Here is an effect that crystal ball has on other photographers:
Last week, when I took my crystal ball out to play (after what seems like years of neglecting it), after placing it carefully on a tree, to capture the beautiful cherry blossoms reflecting in it, another photographer quickly hovered over my right shoulder and before I even had the time to turn around to look at what was going on, he was already happily backing up after having snapped his picture of MY crystal ball.
Surprised, I just kept looking at him, probably frowning in utter disbelief.
What about the photographic courtesy of letting me get my first shot? What about common courtesy of asking or even staring from afar?
Nope! The shiny Crystal Ball called to his eager Shutterbug personality and he just had to get his shot.
Weird, it’s like Crystal Ball has some woo-doo powers that attract curious onlookers.
Table of Contents
What is a Crystal Ball?
Crystal Ball (also known as Glass Ball or a Lens Ball) is a popular accessory among any level of photographers, who are looking to learn and practice refraction photography. Not to be confused with reflection, refraction happens when light passes through a glass, or water object, bending the light and making the image on the other side an inversion. This magical phenomenon most commonly occurs in a glass of water, which too can be used for refraction photography.
Benefits of Photographing with a Crystal Ball
You can create very innovative images of typical scenes
Helps to focus the viewer’s attention
An inexpensive photographic accessory (in comparison to lenses, lights, tripods, triggers and other gadgets)
Crystal Ball forms a natural frame for your image
It’s very portable, allowing you to move it freely around your scene
With a large Aperture, bokeh can be created to make your photo feel more artistic and minimalistic
Cons to using the Crystal Ball
Crystal Balls are relatively heavy, especially when carrying other accessories like tripods and multiple lenses
There is distortion on the edge of the ball
It’s challenging to create an interesting composition when taking into account that the image inside the ball is upside down
It’s similarly challenging to photograph the inside of the ball in focus
It wants to roll away unless you find a safe way to place it
Its knicks and imperfections may become distracting and hard to focus
On a sunny day, the ball acts as a magnifying glass and can even burn a hole in your pants (I know!)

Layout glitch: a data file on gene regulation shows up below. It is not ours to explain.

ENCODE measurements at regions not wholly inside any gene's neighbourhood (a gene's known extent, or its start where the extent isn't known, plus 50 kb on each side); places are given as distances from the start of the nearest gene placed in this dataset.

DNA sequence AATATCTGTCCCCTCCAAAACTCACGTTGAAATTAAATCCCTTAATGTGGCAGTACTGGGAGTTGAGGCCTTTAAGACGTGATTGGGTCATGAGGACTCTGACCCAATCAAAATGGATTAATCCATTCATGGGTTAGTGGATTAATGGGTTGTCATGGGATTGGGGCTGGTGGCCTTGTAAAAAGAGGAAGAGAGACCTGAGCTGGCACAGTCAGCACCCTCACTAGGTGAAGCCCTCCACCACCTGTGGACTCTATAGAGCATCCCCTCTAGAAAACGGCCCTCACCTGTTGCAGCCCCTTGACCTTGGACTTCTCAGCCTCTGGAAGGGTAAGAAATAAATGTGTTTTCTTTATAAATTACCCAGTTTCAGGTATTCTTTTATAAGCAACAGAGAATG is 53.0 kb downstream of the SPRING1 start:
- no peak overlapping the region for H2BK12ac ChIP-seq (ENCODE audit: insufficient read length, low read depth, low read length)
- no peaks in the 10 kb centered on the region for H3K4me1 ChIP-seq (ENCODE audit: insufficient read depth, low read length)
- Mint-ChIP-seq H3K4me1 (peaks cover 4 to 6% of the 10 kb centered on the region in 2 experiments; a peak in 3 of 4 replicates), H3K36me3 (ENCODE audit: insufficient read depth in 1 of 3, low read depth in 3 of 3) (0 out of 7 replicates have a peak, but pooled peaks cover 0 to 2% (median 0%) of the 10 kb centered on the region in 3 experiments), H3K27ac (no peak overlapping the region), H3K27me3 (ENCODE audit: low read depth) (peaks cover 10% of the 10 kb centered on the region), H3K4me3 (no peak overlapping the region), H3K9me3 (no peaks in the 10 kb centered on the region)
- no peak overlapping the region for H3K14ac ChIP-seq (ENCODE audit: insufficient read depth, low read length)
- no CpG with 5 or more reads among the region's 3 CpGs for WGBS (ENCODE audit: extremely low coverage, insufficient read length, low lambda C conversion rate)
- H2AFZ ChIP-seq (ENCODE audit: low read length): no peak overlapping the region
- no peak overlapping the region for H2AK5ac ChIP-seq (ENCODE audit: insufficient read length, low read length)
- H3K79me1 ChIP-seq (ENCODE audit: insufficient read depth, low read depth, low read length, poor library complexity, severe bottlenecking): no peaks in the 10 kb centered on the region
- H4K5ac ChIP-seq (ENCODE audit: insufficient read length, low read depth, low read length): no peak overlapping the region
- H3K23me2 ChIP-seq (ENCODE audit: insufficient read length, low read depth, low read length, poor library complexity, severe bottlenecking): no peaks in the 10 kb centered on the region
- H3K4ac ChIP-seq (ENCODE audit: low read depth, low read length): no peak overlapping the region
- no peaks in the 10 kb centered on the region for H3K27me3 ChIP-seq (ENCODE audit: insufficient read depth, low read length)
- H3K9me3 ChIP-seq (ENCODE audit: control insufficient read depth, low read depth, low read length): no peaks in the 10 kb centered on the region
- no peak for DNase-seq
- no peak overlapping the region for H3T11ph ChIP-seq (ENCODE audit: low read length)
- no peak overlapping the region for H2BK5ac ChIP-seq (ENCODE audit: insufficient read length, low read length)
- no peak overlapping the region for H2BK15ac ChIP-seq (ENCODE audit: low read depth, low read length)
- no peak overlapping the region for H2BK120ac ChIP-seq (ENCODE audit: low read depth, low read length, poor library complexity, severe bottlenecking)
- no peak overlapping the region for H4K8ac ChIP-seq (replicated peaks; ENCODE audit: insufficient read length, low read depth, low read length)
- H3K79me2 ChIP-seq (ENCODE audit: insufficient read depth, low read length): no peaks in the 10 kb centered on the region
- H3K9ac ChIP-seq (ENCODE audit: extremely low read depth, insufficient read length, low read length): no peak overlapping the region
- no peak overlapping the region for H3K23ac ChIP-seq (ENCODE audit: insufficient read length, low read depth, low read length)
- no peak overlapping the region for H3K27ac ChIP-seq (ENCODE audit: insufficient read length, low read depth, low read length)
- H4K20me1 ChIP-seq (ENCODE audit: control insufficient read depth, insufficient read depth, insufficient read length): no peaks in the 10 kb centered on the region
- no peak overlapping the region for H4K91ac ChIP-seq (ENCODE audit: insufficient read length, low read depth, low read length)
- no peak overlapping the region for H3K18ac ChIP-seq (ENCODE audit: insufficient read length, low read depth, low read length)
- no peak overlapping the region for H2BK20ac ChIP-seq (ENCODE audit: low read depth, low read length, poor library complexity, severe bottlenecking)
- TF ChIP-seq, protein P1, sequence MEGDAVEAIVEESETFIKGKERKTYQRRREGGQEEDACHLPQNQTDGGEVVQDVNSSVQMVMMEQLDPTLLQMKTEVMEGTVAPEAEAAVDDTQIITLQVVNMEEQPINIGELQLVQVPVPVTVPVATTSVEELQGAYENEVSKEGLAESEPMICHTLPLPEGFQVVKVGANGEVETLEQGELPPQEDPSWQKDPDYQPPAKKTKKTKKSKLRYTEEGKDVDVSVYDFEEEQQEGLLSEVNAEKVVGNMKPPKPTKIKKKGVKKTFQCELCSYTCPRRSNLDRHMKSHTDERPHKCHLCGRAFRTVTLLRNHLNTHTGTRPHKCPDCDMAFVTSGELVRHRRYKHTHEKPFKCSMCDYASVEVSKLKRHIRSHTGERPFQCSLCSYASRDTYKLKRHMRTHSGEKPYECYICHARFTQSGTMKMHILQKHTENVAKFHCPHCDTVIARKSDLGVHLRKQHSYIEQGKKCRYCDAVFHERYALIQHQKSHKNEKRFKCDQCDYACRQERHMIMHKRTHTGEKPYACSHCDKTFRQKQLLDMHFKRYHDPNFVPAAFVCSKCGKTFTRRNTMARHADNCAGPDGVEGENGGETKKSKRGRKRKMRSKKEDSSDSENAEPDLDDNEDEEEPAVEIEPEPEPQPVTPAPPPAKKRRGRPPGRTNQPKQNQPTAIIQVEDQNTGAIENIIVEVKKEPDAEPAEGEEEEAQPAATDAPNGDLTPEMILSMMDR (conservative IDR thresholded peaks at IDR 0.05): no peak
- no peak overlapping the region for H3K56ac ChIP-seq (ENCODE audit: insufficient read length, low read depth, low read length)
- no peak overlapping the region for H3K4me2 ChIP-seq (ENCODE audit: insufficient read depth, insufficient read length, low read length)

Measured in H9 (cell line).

Cherry Tree inside the Crystal Ball
By placing the ball carefully on its plastic pedestal and putting that on top of a railing, I was able to capture this beautiful pink cherry tree in all its photogenic glory.
ISO 1250, F9, 1/80 SEC
The higher the Aperture number, the more of a depth of field you have to be able to capture through the ball and keep the object on the other side in focus. You can help yourself a little more in Post Processing.
Create a Composition to flip the image
Pay close attention to the image on the inside of the crystal ball. You want to have a point of interest that is filling the ball almost entirely. Bonus points if there are leading lines, to help create depth.
ISO 1250, F9, 1/100 SEC
It was getting dark, so I had to raise the ISO higher and higher in order to keep my Aperture at F9.
Bokeh circles appear when your Aperture is large, aka a low number and the light is filtering through towards the camera. This is a very dreamy and romantic effect that is easily achieved with the right camera settings and the right placement of the ball. Finding a safe branch or trunk of a tree with a photogenic background can be a challenge, but that is also why Crystal Ball has earned its keep in the Creative Photography category.
ISO 1000, F7.1, 1/160 sec
From the image above, you can notice that the larger the Aperture (the smaller its number F9 vs F7.1), the larger bokeh circles appear.
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I particularly enjoy this image because of the wavy lines created by the railing and as though connected to a wavy Cherry Blossom tree. For this shot, I’m hunched low on my knees on the ground, trying to avoid passing cyclists and pedestrians. At the peak of Cherry Blossoms season, each pretty spot is practically a war zone of selfie sticks, zoom lenses, Crystal Balls, leashed dogs, and others.
ISO 1250, F9, 1/100 SEC
I can’t wait to have this image printed to see what it looks like on a canvas or a metal print.
Cover up distractions
Cover up distractions, surrounding your crystal ball with a cherry blossoms branch and Voila!
This technique is helpful when due to your depth of field, anything close to your lens goes out of focus, keeping things inside your ball in focus. And because of Bokeh, discussed above, you get sexy circles, matching your already round Crystal Ball.
ISO 640, F7.1, 1/125 SEC
Endless Possibilities with the Crystal Ball
You can purchase your own ball from places like Amazon, where a 3 inch (80mm) crystal ball would run you around $20. Yes, there are different sizes out there, but remember, the weight will probably dissuade you from bringing the ball along. That would be a tragedy, because personally, owning a Crystal Ball has definitely helped to infuse my own photography with more motivation and creativity.
If you’re like most, after years and years of exploring different genres of photography, you’ll probably feel in a bit of a photographic rut, but picking up new tools, ideas, projects, accessories, and tips could be just the oomph you need to go out there and SHOOT!
Crystal Ball is a very multifaceted accessory in your camera bag and can help you create innovative images of landscapes, nightscapes, portraits, abstracts, macro photography, and others. You just gotta put on your thinking cap and get to work!
Link below for your own Crystal Ball photographs, I’d love to see your progress.
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